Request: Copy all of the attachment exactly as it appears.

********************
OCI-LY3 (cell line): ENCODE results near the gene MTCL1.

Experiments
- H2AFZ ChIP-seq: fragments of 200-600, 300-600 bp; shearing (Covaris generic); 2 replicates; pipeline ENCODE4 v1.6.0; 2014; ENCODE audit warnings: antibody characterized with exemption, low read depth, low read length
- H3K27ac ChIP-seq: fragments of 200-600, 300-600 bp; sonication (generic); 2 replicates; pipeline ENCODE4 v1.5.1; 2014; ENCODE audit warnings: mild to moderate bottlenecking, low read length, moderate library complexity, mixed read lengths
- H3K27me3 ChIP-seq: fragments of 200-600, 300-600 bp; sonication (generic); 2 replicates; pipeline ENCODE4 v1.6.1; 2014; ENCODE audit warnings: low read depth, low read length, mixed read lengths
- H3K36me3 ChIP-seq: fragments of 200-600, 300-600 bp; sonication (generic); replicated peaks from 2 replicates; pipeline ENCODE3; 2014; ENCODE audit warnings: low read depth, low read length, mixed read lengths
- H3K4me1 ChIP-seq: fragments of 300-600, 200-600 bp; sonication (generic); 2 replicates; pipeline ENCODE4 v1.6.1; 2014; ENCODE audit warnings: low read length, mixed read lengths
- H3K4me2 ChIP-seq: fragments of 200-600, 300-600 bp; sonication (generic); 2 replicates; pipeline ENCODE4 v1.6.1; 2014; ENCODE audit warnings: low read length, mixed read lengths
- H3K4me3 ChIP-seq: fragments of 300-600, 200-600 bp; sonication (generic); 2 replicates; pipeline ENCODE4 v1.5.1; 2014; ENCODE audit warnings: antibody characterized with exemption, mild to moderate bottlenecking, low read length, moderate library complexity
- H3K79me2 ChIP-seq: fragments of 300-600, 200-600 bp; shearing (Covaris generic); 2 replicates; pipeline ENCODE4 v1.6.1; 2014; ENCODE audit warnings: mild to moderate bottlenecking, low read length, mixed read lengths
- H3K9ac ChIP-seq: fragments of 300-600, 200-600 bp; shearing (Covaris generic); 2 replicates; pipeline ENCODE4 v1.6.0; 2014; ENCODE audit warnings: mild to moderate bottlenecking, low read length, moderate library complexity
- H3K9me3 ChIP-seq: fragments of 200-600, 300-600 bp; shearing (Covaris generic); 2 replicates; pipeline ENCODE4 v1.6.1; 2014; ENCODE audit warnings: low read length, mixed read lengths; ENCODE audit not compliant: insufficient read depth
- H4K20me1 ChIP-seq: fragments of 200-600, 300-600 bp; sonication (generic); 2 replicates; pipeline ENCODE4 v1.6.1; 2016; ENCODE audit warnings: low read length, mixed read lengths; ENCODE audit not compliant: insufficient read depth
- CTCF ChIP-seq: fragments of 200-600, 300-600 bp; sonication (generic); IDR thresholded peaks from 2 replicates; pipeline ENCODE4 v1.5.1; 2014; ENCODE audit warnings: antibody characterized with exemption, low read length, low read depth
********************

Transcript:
OCI-LY3 (cell line): ENCODE results near the gene MTCL1.

Experiments
- H2AFZ ChIP-seq: fragments of 200-600, 300-600 bp; shearing (Covaris generic); 2 replicates; pipeline ENCODE4 v1.6.0; 2014; ENCODE audit warnings: antibody characterized with exemption, low read depth, low read length
- H3K27ac ChIP-seq: fragments of 200-600, 300-600 bp; sonication (generic); 2 replicates; pipeline ENCODE4 v1.5.1; 2014; ENCODE audit warnings: mild to moderate bottlenecking, low read length, moderate library complexity, mixed read lengths
- H3K27me3 ChIP-seq: fragments of 200-600, 300-600 bp; sonication (generic); 2 replicates; pipeline ENCODE4 v1.6.1; 2014; ENCODE audit warnings: low read depth, low read length, mixed read lengths
- H3K36me3 ChIP-seq: fragments of 200-600, 300-600 bp; sonication (generic); replicated peaks from 2 replicates; pipeline ENCODE3; 2014; ENCODE audit warnings: low read depth, low read length, mixed read lengths
- H3K4me1 ChIP-seq: fragments of 300-600, 200-600 bp; sonication (generic); 2 replicates; pipeline ENCODE4 v1.6.1; 2014; ENCODE audit warnings: low read length, mixed read lengths
- H3K4me2 ChIP-seq: fragments of 200-600, 300-600 bp; sonication (generic); 2 replicates; pipeline ENCODE4 v1.6.1; 2014; ENCODE audit warnings: low read length, mixed read lengths
- H3K4me3 ChIP-seq: fragments of 300-600, 200-600 bp; sonication (generic); 2 replicates; pipeline ENCODE4 v1.5.1; 2014; ENCODE audit warnings: antibody characterized with exemption, mild to moderate bottlenecking, low read length, moderate library complexity
- H3K79me2 ChIP-seq: fragments of 300-600, 200-600 bp; shearing (Covaris generic); 2 replicates; pipeline ENCODE4 v1.6.1; 2014; ENCODE audit warnings: mild to moderate bottlenecking, low read length, mixed read lengths
- H3K9ac ChIP-seq: fragments of 300-600, 200-600 bp; shearing (Covaris generic); 2 replicates; pipeline ENCODE4 v1.6.0; 2014; ENCODE audit warnings: mild to moderate bottlenecking, low read length, moderate library complexity
- H3K9me3 ChIP-seq: fragments of 200-600, 300-600 bp; shearing (Covaris generic); 2 replicates; pipeline ENCODE4 v1.6.1; 2014; ENCODE audit warnings: low read length, mixed read lengths; ENCODE audit not compliant: insufficient read depth
- H4K20me1 ChIP-seq: fragments of 200-600, 300-600 bp; sonication (generic); 2 replicates; pipeline ENCODE4 v1.6.1; 2016; ENCODE audit warnings: low read length, mixed read lengths; ENCODE audit not compliant: insufficient read depth
- CTCF ChIP-seq: fragments of 200-600, 300-600 bp; sonication (generic); IDR thresholded peaks from 2 replicates; pipeline ENCODE4 v1.5.1; 2014; ENCODE audit warnings: antibody characterized with exemption, low read length, low read depth